• Handle the first node you add as a special case... because for this node, you will need to assign a head pointer AND a tail pointer.. and also assign node->next equal to NULL
    • Your "add node" function should handle all aspects of adding a node to the list (including prompting the user to enter data)
    • Only call NEW when adding nodes to a list.. and only call DELETE when deleting nodes from a list.
    • When deleting the head_pointer or tail_pointer node, make sure you re-assign the head/tail pointer using a temporary pointer before you call delete. This will prevent a "dangling pointer"


    Generally speaking... your "add node" and "delete node" functions will be void functions.. because they will just manipulate class member variables.. so there is no need to return a value. Also, unless you are creating pointers in int main( ) then there is no need to pass variables into your "add node" and "delete node" functions... so add_node( ) and delete_node( ) will have empty parameter lists.

    Also, drawing pictures.. and writing out good psuedo code will come in handy when it comes to developing your scheme for creating your linked list.
    Last edited by The Brain; 11-25-2004 at 10:16 AM.
    • "Problem Solving C++, The Object of Programming" -Walter Savitch
    • "Data Structures and Other Objects using C++" -Walter Savitch
    • "Assembly Language for Intel-Based Computers" -Kip Irvine
    • "Programming Windows, 5th edition" -Charles Petzold
    • "Visual C++ MFC Programming by Example" -John E. Swanke
    • "Network Programming Windows" -Jones/Ohlund
    • "Sams Teach Yourself Game Programming in 24 Hours" -Michael Morrison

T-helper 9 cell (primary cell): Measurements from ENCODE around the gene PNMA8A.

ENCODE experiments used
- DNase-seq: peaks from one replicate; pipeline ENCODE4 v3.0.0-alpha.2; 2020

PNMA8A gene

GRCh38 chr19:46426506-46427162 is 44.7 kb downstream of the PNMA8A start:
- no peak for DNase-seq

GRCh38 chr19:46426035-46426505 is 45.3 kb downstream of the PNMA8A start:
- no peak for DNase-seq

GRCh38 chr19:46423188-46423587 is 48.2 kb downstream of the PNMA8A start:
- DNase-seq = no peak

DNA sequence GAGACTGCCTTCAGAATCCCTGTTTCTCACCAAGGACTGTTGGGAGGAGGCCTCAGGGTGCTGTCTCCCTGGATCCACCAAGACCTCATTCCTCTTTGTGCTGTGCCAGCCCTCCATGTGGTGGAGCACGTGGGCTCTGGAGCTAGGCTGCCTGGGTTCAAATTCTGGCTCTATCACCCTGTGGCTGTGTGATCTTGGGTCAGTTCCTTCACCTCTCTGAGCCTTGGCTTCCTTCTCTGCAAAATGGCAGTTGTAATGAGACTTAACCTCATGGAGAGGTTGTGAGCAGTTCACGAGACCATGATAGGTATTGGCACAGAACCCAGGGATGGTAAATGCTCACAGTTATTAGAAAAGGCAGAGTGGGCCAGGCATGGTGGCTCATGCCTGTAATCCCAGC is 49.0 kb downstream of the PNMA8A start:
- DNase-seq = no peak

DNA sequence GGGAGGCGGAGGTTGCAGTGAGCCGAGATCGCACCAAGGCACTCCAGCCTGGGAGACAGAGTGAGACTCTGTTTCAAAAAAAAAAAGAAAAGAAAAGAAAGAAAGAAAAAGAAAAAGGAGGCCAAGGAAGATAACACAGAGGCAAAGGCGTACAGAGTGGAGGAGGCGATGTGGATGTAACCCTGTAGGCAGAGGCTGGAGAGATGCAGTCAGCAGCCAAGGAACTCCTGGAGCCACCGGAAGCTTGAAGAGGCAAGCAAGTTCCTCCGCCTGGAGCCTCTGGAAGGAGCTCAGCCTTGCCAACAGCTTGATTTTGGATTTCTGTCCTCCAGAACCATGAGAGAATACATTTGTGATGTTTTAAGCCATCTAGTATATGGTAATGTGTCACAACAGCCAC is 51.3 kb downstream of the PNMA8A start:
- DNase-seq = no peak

• "Mathmatics for 3D Game Programming & Computer Graphics" -Eric Lengyel

  4. #4
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    You can insert/add a node anywhere in the list you want. Inserting at the front of the list or at the end of the list are the most straightforward places to insert, but you can insert anywhere.

    Some people like to have holding nodes for the first and last nodes of the list (see Sedgewick or Liberty). The holding nodes contain no data, but make it possible to keep track of the front an back without having to run the list all the time. However, many other people do not use explicit holding nodes. You always need to keep track of a given node which you can use to access the list. The first node in the list is as good as any to keep track of, and is traditionally the node used. The "next" pointer in the last node of a non circular list can be set to any arbitrary value, which usually NULL. Looking for that arbitrary value allows you to know when you are at the end of the list, if you don't explicitly keep track of the end of the list using a holding node.

    There's nothing wrong with passing the information you want to add/insert to the add/insert function. There's nothing wrong having the add/insert function control the acquisition of the information to add/insert, either. However, I prefer the former approach that functions should do just one thing, so I usually have the add/insert function do the add/insert protocol and pass it the information I want add/inserted. To each their own, however.

  5. #5
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    If I'd use a Linked List I wouldn't want in any way to work with the nodes. The add function should receive the variable to store, and the node would be created and stored internally, and without any interfearence of mine.

  6. #6
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    Thanks for the Advice Everyone. And Happy ThanksGiving. The Whole Link List thing is confusing me. Elad thanks for your advice. Im confused by your code. I Dont know why My Code is faulty. It isnt adding the nodes right. I tried to Draw it out but nothing works. I think Im going to try and redraw it from scratch then look at why it dont work in code later on. Thanks For the advice.